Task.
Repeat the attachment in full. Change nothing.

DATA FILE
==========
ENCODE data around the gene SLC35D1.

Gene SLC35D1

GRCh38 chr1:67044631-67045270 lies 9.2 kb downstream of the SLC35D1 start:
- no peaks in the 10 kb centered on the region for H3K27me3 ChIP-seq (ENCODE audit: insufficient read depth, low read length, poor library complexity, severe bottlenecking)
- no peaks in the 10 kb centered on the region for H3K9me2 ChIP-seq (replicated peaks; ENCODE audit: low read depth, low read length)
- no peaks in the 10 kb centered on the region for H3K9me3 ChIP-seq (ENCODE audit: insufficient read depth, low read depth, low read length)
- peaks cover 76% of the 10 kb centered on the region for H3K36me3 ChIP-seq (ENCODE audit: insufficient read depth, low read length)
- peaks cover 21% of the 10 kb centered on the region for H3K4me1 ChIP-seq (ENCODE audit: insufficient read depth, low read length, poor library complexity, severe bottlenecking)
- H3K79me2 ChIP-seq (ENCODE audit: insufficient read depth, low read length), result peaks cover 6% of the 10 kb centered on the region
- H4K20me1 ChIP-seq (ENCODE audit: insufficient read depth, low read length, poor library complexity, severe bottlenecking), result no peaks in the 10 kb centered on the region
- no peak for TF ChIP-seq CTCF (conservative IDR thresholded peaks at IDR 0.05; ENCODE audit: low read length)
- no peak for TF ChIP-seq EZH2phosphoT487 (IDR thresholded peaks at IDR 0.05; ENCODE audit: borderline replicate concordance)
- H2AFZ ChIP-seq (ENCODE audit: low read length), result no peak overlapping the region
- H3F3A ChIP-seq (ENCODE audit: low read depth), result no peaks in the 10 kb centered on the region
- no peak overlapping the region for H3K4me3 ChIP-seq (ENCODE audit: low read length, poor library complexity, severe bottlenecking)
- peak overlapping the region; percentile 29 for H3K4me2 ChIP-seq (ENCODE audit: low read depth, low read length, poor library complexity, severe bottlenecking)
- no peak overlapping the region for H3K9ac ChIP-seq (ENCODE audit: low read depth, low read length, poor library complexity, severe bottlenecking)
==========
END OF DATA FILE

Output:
ENCODE data around the gene SLC35D1.

Gene SLC35D1

GRCh38 chr1:67044631-67045270 lies 9.2 kb downstream of the SLC35D1 start:
- no peaks in the 10 kb centered on the region for H3K27me3 ChIP-seq (ENCODE audit: insufficient read depth, low read length, poor library complexity, severe bottlenecking)
- no peaks in the 10 kb centered on the region for H3K9me2 ChIP-seq (replicated peaks; ENCODE audit: low read depth, low read length)
- no peaks in the 10 kb centered on the region for H3K9me3 ChIP-seq (ENCODE audit: insufficient read depth, low read depth, low read length)
- peaks cover 76% of the 10 kb centered on the region for H3K36me3 ChIP-seq (ENCODE audit: insufficient read depth, low read length)
- peaks cover 21% of the 10 kb centered on the region for H3K4me1 ChIP-seq (ENCODE audit: insufficient read depth, low read length, poor library complexity, severe bottlenecking)
- H3K79me2 ChIP-seq (ENCODE audit: insufficient read depth, low read length), result peaks cover 6% of the 10 kb centered on the region
- H4K20me1 ChIP-seq (ENCODE audit: insufficient read depth, low read length, poor library complexity, severe bottlenecking), result no peaks in the 10 kb centered on the region
- no peak for TF ChIP-seq CTCF (conservative IDR thresholded peaks at IDR 0.05; ENCODE audit: low read length)
- no peak for TF ChIP-seq EZH2phosphoT487 (IDR thresholded peaks at IDR 0.05; ENCODE audit: borderline replicate concordance)
- H2AFZ ChIP-seq (ENCODE audit: low read length), result no peak overlapping the region
- H3F3A ChIP-seq (ENCODE audit: low read depth), result no peaks in the 10 kb centered on the region
- no peak overlapping the region for H3K4me3 ChIP-seq (ENCODE audit: low read length, poor library complexity, severe bottlenecking)
- peak overlapping the region; percentile 29 for H3K4me2 ChIP-seq (ENCODE audit: low read depth, low read length, poor library complexity, severe bottlenecking)
- no peak overlapping the region for H3K9ac ChIP-seq (ENCODE audit: low read depth, low read length, poor library complexity, severe bottlenecking)